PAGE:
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The Pulse - May/June 2009

In this issue:Toggle Table of Content

How Much Time to Exercise?

This age-old question has been answered many times in many different ways. We’ve been told everything from 30 minutes most days of the week, to 60 minutes daily. No matter how minimal the recommendations, Americans are still finding it a challenge to get in enough exercise to promote health benefits. In keeping with the “time” theme for 2009, we are here to give you up-to-date research on the current exercise recommendations to help you on your quest for better health.

Current Recommendation

To promote and maintain health, The American College of Sports Medicine (ACSM) along with the American Heart Association (AHA) currently recommend a minimum of 30 minutes of moderate-intensity* aerobic physical activity five days a week or a minimum of 20 minutes of vigorous-intensity** aerobic physical activity three days a week. These guidelines apply to younger as well as older populations.

*Moderate-intensity aerobic physical activity would be equivalent to a brisk walk.

**Vigorous-intensity aerobic physical activity is exercise that creates a substantial increase in your heartrate, for example, jogging/running.

Break it Down

With our incredibly busy schedules these days, it can be difficult to find 30 minutes in a day to exercise. But, never fear because good news is here! Recent research has shown that cardiovascular benefits can come from performing moderate-intensity aerobic activity for 10 minute bouts, counting toward the 30 minute recommended minimum. The health effects are similar with three 10-minute exercises sessions throughout the day as compared to 30 solid minutes. Just make sure that each exercise session is no less than 10 minutes and that you exercise at the same intensity for each 10 minute bout.

But wait, there’s more! It is important to point out that the minimum of 30 minutes of accumulated aerobic activity is in addition to our regular activities of daily living. These activities may include, self-care, cooking, casual walking, or shopping. However, moderate to vigorous intensity daily activities may be included in the 30 minute recommendation, as long as they are done for at least 10 minutes at a time. These activities may include, brisk walking or cycling to work, gardening with a shovel, or splitting wood (now let’s all get out there and split some wood)!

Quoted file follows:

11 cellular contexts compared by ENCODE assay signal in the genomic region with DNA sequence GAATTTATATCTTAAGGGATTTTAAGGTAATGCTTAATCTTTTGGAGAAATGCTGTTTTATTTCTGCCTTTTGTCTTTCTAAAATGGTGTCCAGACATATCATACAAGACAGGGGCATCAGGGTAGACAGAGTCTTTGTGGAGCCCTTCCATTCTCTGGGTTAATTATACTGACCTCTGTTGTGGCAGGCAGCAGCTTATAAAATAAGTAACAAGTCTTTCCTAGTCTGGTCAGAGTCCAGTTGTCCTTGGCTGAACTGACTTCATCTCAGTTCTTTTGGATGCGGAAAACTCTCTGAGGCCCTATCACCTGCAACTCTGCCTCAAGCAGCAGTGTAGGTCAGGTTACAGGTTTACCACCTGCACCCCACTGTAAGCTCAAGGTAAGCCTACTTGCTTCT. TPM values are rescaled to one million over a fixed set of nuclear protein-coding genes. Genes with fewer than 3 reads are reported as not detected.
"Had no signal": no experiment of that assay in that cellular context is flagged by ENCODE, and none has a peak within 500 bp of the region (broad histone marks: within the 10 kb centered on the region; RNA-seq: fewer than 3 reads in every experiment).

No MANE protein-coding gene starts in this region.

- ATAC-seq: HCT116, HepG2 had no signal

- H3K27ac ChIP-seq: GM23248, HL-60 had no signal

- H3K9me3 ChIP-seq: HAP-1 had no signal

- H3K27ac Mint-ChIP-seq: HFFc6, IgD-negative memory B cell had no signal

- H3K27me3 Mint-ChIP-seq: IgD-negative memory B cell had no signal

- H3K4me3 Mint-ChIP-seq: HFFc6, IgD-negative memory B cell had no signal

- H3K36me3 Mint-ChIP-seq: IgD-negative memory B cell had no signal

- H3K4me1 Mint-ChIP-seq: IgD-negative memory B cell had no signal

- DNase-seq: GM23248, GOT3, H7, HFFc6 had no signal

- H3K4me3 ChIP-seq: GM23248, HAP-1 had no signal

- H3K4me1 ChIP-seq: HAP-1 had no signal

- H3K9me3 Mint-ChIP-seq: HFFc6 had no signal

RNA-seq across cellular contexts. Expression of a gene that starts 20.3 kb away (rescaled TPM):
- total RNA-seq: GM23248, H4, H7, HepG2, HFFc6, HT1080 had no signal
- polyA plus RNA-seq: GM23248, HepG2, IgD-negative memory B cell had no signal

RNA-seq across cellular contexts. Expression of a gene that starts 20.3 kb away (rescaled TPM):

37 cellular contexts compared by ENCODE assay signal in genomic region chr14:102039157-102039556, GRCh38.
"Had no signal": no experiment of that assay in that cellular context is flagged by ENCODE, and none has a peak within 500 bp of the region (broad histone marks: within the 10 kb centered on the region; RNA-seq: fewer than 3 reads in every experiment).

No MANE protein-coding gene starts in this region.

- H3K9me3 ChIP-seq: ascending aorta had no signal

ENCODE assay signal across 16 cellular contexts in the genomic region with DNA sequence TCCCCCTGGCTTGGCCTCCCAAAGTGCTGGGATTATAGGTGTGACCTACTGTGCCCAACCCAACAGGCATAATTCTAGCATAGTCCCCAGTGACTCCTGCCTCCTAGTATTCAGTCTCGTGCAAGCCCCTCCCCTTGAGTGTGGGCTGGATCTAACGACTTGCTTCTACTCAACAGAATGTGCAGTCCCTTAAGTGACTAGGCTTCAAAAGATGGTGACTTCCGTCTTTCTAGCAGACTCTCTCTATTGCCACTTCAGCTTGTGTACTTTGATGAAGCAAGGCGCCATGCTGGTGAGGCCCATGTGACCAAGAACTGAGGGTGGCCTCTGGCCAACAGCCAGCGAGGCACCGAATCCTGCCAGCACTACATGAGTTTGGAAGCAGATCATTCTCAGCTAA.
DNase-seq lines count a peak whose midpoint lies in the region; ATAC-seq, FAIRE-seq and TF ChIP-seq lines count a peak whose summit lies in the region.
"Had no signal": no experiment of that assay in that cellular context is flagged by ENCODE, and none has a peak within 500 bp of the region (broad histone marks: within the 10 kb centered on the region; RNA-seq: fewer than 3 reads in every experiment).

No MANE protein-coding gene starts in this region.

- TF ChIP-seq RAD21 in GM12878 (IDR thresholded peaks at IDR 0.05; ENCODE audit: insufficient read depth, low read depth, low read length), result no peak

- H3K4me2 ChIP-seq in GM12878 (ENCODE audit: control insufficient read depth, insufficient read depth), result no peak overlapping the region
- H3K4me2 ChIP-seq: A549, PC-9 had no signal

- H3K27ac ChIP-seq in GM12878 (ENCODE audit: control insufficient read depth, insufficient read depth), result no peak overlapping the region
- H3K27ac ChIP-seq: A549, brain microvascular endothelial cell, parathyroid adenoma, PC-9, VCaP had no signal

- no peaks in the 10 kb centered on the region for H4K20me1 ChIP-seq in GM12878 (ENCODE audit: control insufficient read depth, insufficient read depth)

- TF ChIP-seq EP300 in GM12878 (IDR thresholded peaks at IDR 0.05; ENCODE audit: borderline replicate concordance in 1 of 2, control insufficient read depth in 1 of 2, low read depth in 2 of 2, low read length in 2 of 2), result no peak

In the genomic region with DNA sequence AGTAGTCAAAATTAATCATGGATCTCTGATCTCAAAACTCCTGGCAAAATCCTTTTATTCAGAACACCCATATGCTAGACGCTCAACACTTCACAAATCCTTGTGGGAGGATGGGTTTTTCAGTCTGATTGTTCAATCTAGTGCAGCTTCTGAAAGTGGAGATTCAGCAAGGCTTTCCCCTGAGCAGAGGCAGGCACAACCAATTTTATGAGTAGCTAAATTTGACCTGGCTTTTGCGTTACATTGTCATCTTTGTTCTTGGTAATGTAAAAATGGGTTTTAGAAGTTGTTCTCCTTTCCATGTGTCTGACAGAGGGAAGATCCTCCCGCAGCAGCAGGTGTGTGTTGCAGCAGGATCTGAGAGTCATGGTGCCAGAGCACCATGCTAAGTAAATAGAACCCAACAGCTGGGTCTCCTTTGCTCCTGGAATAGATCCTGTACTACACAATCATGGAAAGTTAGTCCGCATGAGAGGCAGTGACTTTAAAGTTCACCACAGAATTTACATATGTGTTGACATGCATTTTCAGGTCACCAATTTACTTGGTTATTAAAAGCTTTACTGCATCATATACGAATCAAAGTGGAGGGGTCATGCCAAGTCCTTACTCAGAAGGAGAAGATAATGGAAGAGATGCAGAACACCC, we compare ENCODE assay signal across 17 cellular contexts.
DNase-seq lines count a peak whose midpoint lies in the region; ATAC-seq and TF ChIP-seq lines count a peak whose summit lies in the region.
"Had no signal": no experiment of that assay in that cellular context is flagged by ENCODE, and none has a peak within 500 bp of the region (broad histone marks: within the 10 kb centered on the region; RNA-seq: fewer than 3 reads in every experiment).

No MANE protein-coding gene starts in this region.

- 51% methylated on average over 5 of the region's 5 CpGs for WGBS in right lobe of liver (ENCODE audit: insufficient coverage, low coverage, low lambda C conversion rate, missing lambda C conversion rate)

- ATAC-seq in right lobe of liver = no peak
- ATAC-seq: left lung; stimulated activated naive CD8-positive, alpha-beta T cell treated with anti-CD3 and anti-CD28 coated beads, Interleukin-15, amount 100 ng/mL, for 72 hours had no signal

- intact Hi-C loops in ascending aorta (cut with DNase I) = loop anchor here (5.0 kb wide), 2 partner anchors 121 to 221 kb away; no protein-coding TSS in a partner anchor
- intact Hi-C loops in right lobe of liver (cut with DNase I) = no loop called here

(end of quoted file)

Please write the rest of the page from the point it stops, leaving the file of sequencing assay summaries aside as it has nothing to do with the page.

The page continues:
Old vs New

The old aerobic exercise recommendation was that adults should accumulate 30 minutes or more of moderate-intensity physical activity on most, preferably all, days of the week. Studies found that this recommendation was being misinterpreted by some who believed that their light activities of daily living were sufficient enough to improve health.

The new recommendations specifically point out that the aerobic activity recommendation is in addition to routine activities of daily living. Emphasis is also placed on the importance of vigorous activity. In fact, health benefits are similar if moderate-intensity and vigorous-intensity exercise are combined together in one week to achieve the five days per week goal. For example, one could go for a brisk walk for 30 minutes, three days a week, and jog for 20 minutes two times a week.

Goals Matter

The above recommendations are important for the improvement of cardiovascular health in our country. They are also very general and were written for the average person who wishes to improve their fitness and decrease their risk for disease. That being said, we encourage you to use the above guidelines to establish a good foundation of cardiovascular fitness. Depending on specific goals, those who wish to further improve their fitness, decrease their risk for disease even more, or prevent unhealthy weight gain will benefit by exceeding the 30 minute minimum.